Problem statement

I took an exam, where I had the following task: Determine the electrostatic potential for the charge distribution $$\varrho(\mathbf{r}) = \sigma \cos\left(\frac{2 \pi}{L} x\right) \, \delta(y)$$

Approach 1

Solvong the Coulomb integral is futile, as $$ \phi(\mathbf{r}) = \int_{\mathbb{R}^3} \frac{\varrho(\mathbf{r}')}{|\mathbf{r} - \mathbf{r}'|} \, \mathrm{d}^3 r' = \sigma \int\limits_{-\infty}^{\infty} \mathrm{d}x \int\limits_{-\infty}^{\infty} \mathrm{d}y \int\limits_{-\infty}^{\infty} \mathrm{d}z \, \frac{\cos\left(\frac{2 \pi}{L} x\right) \, \delta(y)}{\sqrt{(x-x')^2 + (y-y')^2 + (z-z')^2}} $$ is not integrable.

Approach 2

Solving Poisson's equation is the only other possibility, that came to my mind. In electrical and magnetic units $$ \nabla^2 \phi(\mathbf{r}) = - 4 \pi \varrho(\mathbf{r}) $$ Now I started off Fourier-transforming the equation, where $\mathbf{k}^2 = k_x^2 + k_y^2 + k_z^2$ $$ \begin{aligned} \frac{1}{\sqrt{(2 \pi)^3}} \int_{\mathbb{R}^3} \nabla^2 \phi(\mathbf{r}) \, \mathrm{e}^{-\mathrm{i} \mathbf{k} \cdot \mathbf{r}} \, \mathrm{d}^3 r' &= - \frac{4 \pi }{\sqrt{(2 \pi)^3}} \int_{\mathbb{R}^3} \varrho(\mathbf{r}) \, \mathrm{e}^{-\mathrm{i} \mathbf{k} \cdot \mathbf{r}} \, \mathrm{d}^3 r' \\ \mathbf{k}^2 \, \hat{\phi}(\mathbf{k}) &= - 4 \pi \sigma \int_{\mathbb{R}^3} \cos\left(\frac{2 \pi}{L} x\right) \, \delta(y) \, \mathrm{e}^{-\mathrm{i} \mathbf{k} \cdot \mathbf{r}} \, \mathrm{d}^3 r' \\ \mathbf{k}^2 \, \hat{\phi}(\mathbf{k}) &= - 4 \pi \sigma \int\limits_{-\infty}^{\infty} \cos\left(\frac{2 \pi}{L} x\right) \, \mathrm{e}^{-\mathrm{i} k_x x} \, \mathrm{d}x \int\limits_{-\infty}^{\infty} \delta(y) \, \mathrm{e}^{-\mathrm{i} k_y y} \, \mathrm{d}y \int\limits_{-\infty}^{\infty} \mathrm{e}^{-\mathrm{i} k_z z} \, \mathrm{d}z \\ \mathbf{k}^2 \, \hat{\phi}(\mathbf{k}) &= - 4 \pi \sigma \cdot \frac{1}{2} \left( \delta\left(k_x - \frac{2 \pi}{L}\right) + \delta\left(k_x + \frac{2 \pi}{L}\right) \right) \cdot 1 \cdot \int\limits_{-\infty}^{\infty} \mathrm{e}^{-\mathrm{i} k_z z} \, \mathrm{d}z \end{aligned} $$ And here I'm stuck, because the leftover integral $$ \int\limits_{-\infty}^{\infty} \mathrm{e}^{-\mathrm{i} k_z z} \, \mathrm{d}z $$ does not converge.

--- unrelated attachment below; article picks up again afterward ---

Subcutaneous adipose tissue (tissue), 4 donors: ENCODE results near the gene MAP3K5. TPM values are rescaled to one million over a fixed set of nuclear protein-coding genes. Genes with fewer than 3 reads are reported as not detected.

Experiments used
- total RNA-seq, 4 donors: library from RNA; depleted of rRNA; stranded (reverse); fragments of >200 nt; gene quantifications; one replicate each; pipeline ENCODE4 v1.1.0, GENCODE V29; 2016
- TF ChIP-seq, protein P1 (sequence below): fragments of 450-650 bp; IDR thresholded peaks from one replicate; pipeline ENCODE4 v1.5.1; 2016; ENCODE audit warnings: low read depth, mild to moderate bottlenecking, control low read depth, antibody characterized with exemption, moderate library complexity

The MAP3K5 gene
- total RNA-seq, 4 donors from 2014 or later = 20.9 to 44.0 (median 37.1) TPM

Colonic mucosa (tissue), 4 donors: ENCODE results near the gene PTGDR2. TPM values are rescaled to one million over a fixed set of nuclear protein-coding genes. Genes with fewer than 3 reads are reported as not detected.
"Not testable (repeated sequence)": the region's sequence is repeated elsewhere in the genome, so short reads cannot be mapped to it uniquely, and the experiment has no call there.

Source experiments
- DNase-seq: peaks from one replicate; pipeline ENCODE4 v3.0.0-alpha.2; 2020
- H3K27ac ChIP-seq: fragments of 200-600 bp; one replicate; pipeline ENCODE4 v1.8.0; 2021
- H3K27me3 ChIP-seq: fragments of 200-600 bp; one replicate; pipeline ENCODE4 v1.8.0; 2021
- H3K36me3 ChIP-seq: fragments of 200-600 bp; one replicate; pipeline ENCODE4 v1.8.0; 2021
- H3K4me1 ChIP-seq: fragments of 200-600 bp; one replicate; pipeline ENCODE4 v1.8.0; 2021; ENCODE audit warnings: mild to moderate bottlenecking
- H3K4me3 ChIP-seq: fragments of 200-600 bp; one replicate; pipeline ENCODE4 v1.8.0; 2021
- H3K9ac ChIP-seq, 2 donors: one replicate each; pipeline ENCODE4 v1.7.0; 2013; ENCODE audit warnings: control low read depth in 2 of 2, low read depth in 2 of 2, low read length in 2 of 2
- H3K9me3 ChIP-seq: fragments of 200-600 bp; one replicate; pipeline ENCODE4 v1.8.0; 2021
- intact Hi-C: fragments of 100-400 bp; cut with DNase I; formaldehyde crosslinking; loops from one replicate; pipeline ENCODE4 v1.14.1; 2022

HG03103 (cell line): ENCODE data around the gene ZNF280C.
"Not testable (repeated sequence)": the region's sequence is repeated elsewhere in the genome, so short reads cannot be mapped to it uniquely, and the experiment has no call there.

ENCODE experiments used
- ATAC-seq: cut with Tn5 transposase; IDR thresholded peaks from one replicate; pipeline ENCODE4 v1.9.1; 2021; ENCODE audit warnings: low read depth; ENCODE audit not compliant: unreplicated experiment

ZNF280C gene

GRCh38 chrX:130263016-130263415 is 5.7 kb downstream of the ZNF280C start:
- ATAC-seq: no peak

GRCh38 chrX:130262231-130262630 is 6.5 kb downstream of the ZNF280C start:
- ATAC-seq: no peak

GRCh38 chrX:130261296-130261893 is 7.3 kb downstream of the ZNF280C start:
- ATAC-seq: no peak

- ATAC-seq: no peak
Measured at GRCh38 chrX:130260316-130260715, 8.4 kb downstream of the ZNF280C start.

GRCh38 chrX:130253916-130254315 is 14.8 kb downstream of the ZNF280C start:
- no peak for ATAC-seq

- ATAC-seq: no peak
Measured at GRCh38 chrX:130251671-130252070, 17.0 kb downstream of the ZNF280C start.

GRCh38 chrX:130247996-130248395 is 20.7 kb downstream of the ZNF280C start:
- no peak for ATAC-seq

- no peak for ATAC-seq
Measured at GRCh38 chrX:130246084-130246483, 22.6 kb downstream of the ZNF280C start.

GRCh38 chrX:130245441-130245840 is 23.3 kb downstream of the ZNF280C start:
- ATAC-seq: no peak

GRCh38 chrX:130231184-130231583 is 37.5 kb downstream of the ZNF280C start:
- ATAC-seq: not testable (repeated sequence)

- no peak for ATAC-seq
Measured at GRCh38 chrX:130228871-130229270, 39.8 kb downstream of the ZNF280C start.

Résumé: What am I doing wrong? Is my approach wrong, or did I miscalculate something?

  • 5
    $\begingroup$ @HenriMenke Please excuse the poor attitude of the user above. Your question seems well thought out, and you deserve a real answer, not discouragement, so I have put a small bounty on this question. $\endgroup$ – Alexander Gruber Jul 28 '13 at 21:48
  • $\begingroup$ Thank you very much @AlexanderGruber! The bounty brought an excellent answer. $\endgroup$ – Henri Menke Jul 29 '13 at 17:08

Note that in the unitary definition of the Fourier transform: $$\frac{1}{\sqrt{2\pi}}\int\limits_{-\infty}^{\infty} 1\mathrm{e}^{-\mathrm{i} k_z z} \, \mathrm{d}z=\sqrt{2\pi}\delta(k_z).$$ To see why, inverse Fourier transform both sides from momentum space back to the spatial domain: $$\frac{1}{\sqrt{2\pi}}\int\limits_{-\infty}^{\infty}\left(\frac{1}{\sqrt{2\pi}}\int\limits_{-\infty}^{\infty} 1\mathrm{e}^{-\mathrm{i} k_z z} \,{dz}\right)\mathrm{e}^{\mathrm{i} k_z z} {dk_z}=\frac{1}{\sqrt{2\pi}}\int\limits_{-\infty}^{\infty}\sqrt{2\pi}\delta(k_z)\mathrm{e}^{\mathrm{i} k_z z} {dk_z}=1,$$ so this is a Fourier transform pair of functions. More generally: $$\frac{1}{\sqrt{2\pi}}\int\limits_{-\infty}^{\infty} \text{exp}\left[{\mathrm{i} k_y y_0}\right]\text{exp}\left[-{\mathrm{i} k_y y}\right] \,{dk_y}=\sqrt{2\pi}\delta(y-y_0)$$ and the previous identity follows from letting $y_0=0$.

Part 1